My Lecture Tro Chapter 01

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My Lecture Tro Chapter 01

  1. 1. Introductory Chemistry , 3 rd Edition Nivaldo Tro 2009, Prentice Hall Chapter 1 The Chemical World
  2. 2. What Is Chemistry? <ul><li>Chemistry is the science that seeks to understand what matter does by studying what atoms and molecules do. </li></ul><ul><li>What chemists try to do is discover the relationships between the particle structure of matter and the properties of matter we observe. </li></ul><ul><li>Everything is made of tiny pieces called atoms and molecules. </li></ul><ul><li>Chemists believe that the properties of a substance are determined by the kinds, numbers, and relationships between these pieces. </li></ul>
  3. 3. Comparing Philosophers and Scientists <ul><li>Philosophers: </li></ul><ul><li>Observe nature. </li></ul><ul><li>Explain the behavior of nature. </li></ul><ul><li>Communicate and debate ideas with other philosophers. </li></ul><ul><li>Truth is revealed through logic and debate. </li></ul><ul><li>Scientists: </li></ul><ul><li>Observe nature. </li></ul><ul><li>Explain the behavior of nature. </li></ul><ul><li>Communicate and debate ideas with other scientists. </li></ul><ul><li>Truth is revealed through experimentation. </li></ul>“ If religion was based on scientific evidence, it would be called science, and no one would believe it.” - Steven Colbert
  4. 4. The Scientific Method <ul><li>A process for trying to understand nature by observing nature and the way it behaves, and by conducting experiments to test our ideas. </li></ul><ul><li>Key characteristics of the scientific method include Observation , formulation of Hypotheses , Experimentation , and formulation of Laws and Theories. </li></ul>Tro's &quot;Introductory Chemistry&quot;, Chapter 1
  5. 5. Observation <ul><li>A way of acquiring information about nature. </li></ul><ul><li>Also known as Data . </li></ul><ul><li>Some observations are simple descriptions about the characteristics or behavior of nature – Qualitative. </li></ul><ul><ul><li>“ The soda pop is a liquid with a brown color and a sweet taste. Bubbles are seen floating up through it.” </li></ul></ul><ul><li>Some observations compare a characteristic to a standard numerical scale – Quantitative. </li></ul><ul><ul><li>“ A 240-mL serving of soda pop contains 27 g of sugar.” </li></ul></ul>Tro's &quot;Introductory Chemistry&quot;, Chapter 1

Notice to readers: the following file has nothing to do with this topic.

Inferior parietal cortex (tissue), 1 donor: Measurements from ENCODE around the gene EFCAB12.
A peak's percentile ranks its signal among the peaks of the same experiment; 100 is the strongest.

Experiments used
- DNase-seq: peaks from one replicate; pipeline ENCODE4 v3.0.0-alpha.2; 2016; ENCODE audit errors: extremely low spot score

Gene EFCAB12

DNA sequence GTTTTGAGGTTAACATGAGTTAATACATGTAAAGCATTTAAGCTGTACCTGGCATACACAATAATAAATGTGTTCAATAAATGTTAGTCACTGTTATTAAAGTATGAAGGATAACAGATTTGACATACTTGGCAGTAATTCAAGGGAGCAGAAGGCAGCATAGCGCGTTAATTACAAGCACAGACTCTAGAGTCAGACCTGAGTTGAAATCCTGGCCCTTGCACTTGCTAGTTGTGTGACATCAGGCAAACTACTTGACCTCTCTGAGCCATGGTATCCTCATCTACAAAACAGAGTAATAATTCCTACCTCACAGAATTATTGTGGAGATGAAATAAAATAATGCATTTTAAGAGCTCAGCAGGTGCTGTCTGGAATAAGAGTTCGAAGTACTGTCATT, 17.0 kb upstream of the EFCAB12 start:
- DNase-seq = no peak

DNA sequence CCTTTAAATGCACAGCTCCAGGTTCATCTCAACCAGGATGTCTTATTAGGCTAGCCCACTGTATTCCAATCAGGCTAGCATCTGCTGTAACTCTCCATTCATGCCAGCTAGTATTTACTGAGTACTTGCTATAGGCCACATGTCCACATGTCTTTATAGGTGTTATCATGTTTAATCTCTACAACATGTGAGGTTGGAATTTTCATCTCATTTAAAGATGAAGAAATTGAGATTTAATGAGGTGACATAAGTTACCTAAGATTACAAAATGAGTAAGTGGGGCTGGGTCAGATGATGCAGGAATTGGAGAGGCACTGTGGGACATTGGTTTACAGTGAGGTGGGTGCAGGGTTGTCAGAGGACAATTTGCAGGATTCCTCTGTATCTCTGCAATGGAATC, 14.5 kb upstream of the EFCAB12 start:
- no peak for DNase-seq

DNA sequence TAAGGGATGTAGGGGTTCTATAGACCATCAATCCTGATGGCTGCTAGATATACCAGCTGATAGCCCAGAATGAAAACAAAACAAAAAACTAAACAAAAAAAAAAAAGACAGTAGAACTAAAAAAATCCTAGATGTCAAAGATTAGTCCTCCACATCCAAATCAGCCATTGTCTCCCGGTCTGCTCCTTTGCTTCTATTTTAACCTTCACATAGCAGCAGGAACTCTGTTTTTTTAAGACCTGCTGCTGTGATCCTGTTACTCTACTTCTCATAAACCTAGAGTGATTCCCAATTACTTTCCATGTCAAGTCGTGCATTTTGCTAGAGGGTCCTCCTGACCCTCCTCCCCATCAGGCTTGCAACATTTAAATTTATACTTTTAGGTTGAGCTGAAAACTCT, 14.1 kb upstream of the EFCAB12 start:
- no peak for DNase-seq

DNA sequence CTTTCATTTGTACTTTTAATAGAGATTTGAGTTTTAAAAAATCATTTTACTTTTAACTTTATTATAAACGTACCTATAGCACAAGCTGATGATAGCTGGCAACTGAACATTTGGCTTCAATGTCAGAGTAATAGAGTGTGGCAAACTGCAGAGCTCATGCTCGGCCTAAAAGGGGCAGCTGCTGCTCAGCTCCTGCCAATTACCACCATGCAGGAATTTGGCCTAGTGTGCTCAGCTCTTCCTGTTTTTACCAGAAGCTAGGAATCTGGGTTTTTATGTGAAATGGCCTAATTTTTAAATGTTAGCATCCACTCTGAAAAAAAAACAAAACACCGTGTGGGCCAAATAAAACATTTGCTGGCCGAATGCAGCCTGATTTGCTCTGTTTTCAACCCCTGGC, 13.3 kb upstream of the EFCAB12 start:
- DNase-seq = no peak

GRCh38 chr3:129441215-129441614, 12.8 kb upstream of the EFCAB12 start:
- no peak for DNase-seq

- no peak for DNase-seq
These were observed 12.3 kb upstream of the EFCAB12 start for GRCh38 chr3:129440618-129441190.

6. 6. Hypothesis <ul><li>A tentative interpretation or explanation of your observations. </li></ul><ul><ul><li>“ The sweet taste of soda pop is due to the presence of sugar.” </li></ul></ul><ul><li>A good hypothesis is one that can be tested to be proven wrong. </li></ul><ul><ul><li>Falsifiable. </li></ul></ul><ul><ul><li>One test may invalidate your hypothesis. </li></ul></ul>Tro's &quot;Introductory Chemistry&quot;, Chapter 1
  7. 7. Experiments <ul><li>Tests of hypotheses, laws, or theories. </li></ul><ul><li>Results either validate (confirm) or invalidate (deny) your ideas. </li></ul><ul><ul><li>Invalidate = Discard or Modify </li></ul></ul><ul><ul><ul><li>Many times experiments invalidate only parts of the hypothesis or theory, in which case the idea is modified. </li></ul></ul></ul><ul><ul><li>Validate ≠ Proof your idea will always hold </li></ul></ul>Tro's &quot;Introductory Chemistry&quot;, Chapter 1
  8. 8. Laws <ul><li>Summary of observations that combines all past observations into one general statement. </li></ul><ul><li>Allows you to predict future observations. </li></ul><ul><ul><li>- You can test the law with experiments. </li></ul></ul>Tro's &quot;Introductory Chemistry&quot;, Chapter 1
  9. 9. What’s the Difference Between an Observation and a Law? <ul><li>An observation tells you what happened in a single event. </li></ul><ul><li>A law summarizes all the observations, effectively telling you what you will observe in future events. </li></ul>Tro's &quot;Introductory Chemistry&quot;, Chapter 1